Gastronomic Alchemy: How Black Philadelphia Caterers Transformed Taste into Capital, 1790-1925


Mellon/ACLS Dissertation Completion Fellowships


American Studies and African American Studies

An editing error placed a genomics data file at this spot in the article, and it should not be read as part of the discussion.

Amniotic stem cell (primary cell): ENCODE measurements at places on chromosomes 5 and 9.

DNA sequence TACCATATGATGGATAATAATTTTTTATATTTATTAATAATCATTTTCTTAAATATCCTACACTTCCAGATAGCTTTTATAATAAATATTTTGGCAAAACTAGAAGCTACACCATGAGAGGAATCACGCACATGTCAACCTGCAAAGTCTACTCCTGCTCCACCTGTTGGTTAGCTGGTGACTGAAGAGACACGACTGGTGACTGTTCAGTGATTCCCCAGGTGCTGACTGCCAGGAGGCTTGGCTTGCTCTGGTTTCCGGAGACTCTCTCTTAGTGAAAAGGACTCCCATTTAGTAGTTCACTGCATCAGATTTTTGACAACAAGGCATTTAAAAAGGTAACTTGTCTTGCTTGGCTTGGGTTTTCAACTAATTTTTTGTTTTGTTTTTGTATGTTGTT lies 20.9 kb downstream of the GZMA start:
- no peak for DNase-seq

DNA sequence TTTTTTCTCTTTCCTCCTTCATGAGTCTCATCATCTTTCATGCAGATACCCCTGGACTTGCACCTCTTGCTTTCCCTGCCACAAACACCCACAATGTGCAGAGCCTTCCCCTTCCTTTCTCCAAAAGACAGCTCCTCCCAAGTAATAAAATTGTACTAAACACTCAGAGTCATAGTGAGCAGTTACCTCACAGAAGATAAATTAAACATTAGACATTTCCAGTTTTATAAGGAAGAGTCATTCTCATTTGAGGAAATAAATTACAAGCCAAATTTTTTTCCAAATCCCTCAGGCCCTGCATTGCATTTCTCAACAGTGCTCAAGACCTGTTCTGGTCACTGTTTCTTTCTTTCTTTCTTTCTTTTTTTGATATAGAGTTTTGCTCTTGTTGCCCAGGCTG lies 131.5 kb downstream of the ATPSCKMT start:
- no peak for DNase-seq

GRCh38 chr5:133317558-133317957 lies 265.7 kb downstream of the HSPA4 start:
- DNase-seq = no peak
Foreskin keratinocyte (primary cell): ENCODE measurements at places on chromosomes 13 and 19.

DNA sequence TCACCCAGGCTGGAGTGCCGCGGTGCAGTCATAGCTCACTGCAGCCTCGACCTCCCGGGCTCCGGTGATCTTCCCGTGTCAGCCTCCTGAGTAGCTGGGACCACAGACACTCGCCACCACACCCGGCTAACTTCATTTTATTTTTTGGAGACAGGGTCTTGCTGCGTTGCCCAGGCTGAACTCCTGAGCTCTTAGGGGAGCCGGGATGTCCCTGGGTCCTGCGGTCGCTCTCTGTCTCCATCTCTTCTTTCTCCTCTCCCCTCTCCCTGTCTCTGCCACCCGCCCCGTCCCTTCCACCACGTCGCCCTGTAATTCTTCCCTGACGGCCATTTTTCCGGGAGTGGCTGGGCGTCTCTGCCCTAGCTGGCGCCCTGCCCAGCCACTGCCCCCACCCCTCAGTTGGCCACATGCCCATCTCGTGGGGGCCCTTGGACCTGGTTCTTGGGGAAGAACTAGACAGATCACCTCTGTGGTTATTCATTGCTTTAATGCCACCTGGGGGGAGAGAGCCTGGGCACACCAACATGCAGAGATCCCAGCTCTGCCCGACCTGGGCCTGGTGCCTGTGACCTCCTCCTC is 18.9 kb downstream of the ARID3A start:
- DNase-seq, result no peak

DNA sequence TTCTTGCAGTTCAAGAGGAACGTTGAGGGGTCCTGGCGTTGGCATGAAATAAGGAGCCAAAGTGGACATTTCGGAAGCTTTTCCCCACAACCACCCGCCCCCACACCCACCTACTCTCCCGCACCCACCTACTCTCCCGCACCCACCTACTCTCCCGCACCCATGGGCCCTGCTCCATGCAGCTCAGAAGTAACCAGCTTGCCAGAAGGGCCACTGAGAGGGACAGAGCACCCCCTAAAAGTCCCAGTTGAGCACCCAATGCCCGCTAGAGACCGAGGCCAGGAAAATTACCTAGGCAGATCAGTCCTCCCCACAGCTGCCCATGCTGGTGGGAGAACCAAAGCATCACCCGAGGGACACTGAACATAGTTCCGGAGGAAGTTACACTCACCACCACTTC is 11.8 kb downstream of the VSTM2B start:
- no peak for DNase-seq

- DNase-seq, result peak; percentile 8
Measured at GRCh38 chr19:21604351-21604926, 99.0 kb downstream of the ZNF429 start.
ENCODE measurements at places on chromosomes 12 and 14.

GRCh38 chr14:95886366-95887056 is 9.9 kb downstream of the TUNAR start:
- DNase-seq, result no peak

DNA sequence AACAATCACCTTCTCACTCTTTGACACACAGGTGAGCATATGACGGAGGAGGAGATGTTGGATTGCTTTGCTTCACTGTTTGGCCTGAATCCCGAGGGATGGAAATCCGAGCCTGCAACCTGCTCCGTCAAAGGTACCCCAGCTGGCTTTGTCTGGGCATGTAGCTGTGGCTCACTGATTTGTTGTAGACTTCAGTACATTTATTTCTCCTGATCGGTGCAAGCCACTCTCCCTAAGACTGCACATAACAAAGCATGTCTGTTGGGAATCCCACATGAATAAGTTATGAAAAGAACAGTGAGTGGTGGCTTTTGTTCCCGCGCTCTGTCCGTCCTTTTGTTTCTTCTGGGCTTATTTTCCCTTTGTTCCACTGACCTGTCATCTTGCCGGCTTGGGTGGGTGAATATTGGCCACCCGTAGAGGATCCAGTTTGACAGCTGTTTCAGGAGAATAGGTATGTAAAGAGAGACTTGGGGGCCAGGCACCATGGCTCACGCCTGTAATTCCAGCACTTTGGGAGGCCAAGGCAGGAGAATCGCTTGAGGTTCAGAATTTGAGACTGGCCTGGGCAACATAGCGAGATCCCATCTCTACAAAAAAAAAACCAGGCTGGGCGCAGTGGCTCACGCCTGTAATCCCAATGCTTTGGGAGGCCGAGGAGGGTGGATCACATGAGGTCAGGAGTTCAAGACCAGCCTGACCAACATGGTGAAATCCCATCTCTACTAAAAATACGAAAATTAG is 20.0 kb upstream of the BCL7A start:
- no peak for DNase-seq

This project traces the development of the black catering industry in Philadelphia from its beginnings in the early republic through its mid-nineteenth-century heyday, and into a transitional period at the turn of the twentieth century. The men and women who entered the catering trade transformed a line of domestic service into a thriving domestic business. They devised strategies to create multiple forms of capital as they shaped the contours of eating culture. Studying the lives of these entrepreneurs through sources such as recipes, bank records, photographs, and censuses, as well as material and print culture, reveals a legacy that extends beyond foodways. This project, by informing discourses around everyday life and resistance, race, gender, class, and community formation, ultimately examines how African American people have fought for self-determination in every area of their lives.